In 1521, during the conquest of Mexico, the Spanish conquistadors discovered the seeds and took them home to Spain. The Spaniards mixed the beans with sugar, vanilla, nutmeg, cloves, allspice and cinnamon. The result was coveted and reserved for the Spanish nobility. Spain managed to keep chocolate a secret from the rest of the world for almost 100 years. Once discovered, the drink spread throughout Europe.
Somewhere along the way, some European decided a special pot to serve the beverage in was needed. The earliest pots were silver and copper. Later, European porcelain manufactures began producing them as well. These pots had a right-angle handle and a hole in the lid in which a wooden stirrer, called a molinet or molinillo, stirred the mixture. Rather than a log spout which began in the middle of the side of the pot, like coffee and tea pots have, the chocolate pot has a flared spout at the top.
If you look on e-Bay, you’ll see pots of both styles, those with the long side spouts offered as combination coffee or chocolate pots. Prices vary considerably, but a good pot can run as much as $1,000.00, and a set, with cups and saucers and sometimes sugar and creamer, can be as high as $3,000. Although none of mine are this valuable, my personal assortment of chocolate pots numbers around thirty-five. The photographs shown here are from my collection.
The origin of the word “chocolate” probably comes from the Classical Nahunt word xocol?t (meaning “bitter water”) and entered the English language from Spanish. How the word “chocolate” came into Spanish is not certain. The most cited explanation is that “chocolate” comes from Nahuatl, the language of the Aztecs, from the word “chocolat,” which many sources derived from the Nahuatl word “xocolat” (pronounced [ ?o?kola?t]) made up from the words “xococ” meaning sour or bitter, and “at” meaning water or drink. Trouble is, the word “chocolat” doesn’t occur in central Mexican colonial sources.
Chocolate first appeared in The United States in 1755. Ten years later, the first U.S. chocolate factory went into production.
I learned all this doing research for my historical romance, To Have and To Hold. In the story, the heroine has a friend who owns a bakery in town and, when Tempest comes to visit, Violet serves her hot cocoa with a chocolate pot.
Antonio Colmenero de Ledesma of Spain published the first recipe for a chocolate drink in 1644 by in his book, A Curious Treatise of the Nature and Quality of Chocolate. The spices included hot chiles, and the recipe goes as follows:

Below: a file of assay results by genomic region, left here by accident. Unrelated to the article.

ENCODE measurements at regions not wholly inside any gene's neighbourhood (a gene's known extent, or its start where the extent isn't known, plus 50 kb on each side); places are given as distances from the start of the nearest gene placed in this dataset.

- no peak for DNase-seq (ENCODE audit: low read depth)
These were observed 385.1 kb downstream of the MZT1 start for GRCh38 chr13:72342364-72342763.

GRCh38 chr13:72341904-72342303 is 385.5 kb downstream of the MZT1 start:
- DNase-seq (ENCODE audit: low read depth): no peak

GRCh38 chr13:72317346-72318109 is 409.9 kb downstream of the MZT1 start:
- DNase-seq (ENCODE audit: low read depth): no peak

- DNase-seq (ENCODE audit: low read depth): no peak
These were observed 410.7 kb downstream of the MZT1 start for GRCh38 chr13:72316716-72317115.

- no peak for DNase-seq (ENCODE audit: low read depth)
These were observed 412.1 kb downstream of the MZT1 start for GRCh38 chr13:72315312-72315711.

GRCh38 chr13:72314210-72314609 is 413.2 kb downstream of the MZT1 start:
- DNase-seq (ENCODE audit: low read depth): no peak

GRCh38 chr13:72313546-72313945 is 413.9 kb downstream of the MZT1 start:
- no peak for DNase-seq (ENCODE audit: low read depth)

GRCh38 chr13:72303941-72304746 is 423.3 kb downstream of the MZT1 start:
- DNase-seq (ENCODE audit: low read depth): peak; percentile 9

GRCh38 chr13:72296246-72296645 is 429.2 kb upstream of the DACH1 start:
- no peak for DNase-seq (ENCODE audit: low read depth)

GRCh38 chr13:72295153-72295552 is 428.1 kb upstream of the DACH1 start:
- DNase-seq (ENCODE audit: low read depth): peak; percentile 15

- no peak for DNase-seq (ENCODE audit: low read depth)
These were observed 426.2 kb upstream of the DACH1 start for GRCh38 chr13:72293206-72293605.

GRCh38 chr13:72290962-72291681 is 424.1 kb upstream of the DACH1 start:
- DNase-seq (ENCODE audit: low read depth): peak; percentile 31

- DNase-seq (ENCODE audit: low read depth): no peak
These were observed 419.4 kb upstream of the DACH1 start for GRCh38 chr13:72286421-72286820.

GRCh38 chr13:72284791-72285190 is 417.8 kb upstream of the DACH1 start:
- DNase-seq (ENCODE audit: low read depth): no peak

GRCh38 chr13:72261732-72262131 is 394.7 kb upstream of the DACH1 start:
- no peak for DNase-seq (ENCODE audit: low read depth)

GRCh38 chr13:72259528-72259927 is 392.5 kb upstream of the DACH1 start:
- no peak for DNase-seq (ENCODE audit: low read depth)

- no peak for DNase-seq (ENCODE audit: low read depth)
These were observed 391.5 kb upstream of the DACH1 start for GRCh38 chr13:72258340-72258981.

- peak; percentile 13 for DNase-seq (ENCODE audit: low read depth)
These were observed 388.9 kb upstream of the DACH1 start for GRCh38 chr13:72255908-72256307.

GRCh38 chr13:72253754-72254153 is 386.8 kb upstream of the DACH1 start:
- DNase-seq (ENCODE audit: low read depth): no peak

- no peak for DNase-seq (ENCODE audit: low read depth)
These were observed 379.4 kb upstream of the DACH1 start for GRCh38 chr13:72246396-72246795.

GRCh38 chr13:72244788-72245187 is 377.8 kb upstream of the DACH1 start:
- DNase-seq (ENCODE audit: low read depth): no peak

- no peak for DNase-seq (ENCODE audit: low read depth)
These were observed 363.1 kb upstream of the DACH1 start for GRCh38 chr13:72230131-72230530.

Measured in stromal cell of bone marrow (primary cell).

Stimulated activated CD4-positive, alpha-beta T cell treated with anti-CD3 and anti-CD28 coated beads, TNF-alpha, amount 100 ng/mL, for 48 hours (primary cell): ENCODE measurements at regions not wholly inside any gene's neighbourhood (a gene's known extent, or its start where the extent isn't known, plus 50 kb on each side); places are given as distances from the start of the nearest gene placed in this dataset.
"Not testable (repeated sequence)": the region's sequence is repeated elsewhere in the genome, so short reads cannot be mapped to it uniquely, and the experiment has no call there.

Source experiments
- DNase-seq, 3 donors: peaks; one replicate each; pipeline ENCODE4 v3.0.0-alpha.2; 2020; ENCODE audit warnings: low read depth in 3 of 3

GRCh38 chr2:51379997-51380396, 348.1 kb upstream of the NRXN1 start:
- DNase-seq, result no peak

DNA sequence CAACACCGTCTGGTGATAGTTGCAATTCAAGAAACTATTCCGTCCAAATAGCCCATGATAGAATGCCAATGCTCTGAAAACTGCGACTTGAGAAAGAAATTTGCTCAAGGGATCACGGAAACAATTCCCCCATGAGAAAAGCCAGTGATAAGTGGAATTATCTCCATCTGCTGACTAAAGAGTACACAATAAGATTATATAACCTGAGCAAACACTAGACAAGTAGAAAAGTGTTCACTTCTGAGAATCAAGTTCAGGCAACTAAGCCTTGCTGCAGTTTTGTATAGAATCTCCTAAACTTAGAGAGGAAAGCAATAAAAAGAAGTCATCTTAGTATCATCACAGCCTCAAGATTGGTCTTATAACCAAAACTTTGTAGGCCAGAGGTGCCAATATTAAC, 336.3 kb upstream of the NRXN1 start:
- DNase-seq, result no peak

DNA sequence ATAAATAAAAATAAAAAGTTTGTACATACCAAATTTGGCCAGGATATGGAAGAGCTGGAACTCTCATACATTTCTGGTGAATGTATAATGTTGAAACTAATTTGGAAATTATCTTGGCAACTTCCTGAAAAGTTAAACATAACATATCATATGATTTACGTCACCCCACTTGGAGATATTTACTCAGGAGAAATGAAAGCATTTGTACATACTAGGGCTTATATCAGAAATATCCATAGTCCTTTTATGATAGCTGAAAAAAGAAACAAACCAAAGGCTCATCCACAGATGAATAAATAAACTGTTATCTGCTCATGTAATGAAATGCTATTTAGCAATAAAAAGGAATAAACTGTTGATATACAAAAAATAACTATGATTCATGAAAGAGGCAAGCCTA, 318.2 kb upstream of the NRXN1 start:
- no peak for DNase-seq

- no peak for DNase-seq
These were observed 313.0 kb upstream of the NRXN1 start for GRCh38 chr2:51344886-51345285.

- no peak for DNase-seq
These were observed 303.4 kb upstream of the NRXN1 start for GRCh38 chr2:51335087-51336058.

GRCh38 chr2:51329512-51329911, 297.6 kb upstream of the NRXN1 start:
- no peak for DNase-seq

100 cacao beans
2 chiles (black pepper may be substituted)
A handful of anise
“Ear flower” *
1 vanilla pod
2 ounces cinnamon
12 almonds or hazelnuts
Achiote (annatto seeds) to taste –
Ingredients were boiled together and then frothed with a molinillo, the traditional Aztec carved wooden tool. The achiote was used to redden the color of the drink. *Also known as “xochinacaztli” (Nahuatl) or “orejuela” (Spanish).
“Chiles and Chocolate” goes on to provide another chocolate recipe published in France 50 years later. This one has significantly reduced the amount of chili peppers. The recipe was published in 1692 by M. St. Disdier of France, who was in the chocolate business:
2 pounds prepared cacao
1 pound fine sugar
1/3 ounce cinnamon
1/24 ounce powdered cloves
1/24 ounce Indian pepper (chile)
1 1/4 ounce vanilla
A paste was made of these dried ingredients on a heated stone and then it was boiled to make hot chocolate.
Today, the main difference between hot cocoa and hot chocolate is that hot cocoa is made with cocoa powder, which lacks the fat of cocoa butter. Hot chocolate is made from melted chocolate bars mixed with cream.
Charlene Raddon is the award-winning author of nine American historical romance novels and a book cover artist at http://silversagebookcovers.com. She began writing in 1980 and first published in 1994 with Zebra Books (Kensington Books imprint). Her work has received high reviews, won contests and awards. Her latest book, Divine Gamble, is currently up for a Rone.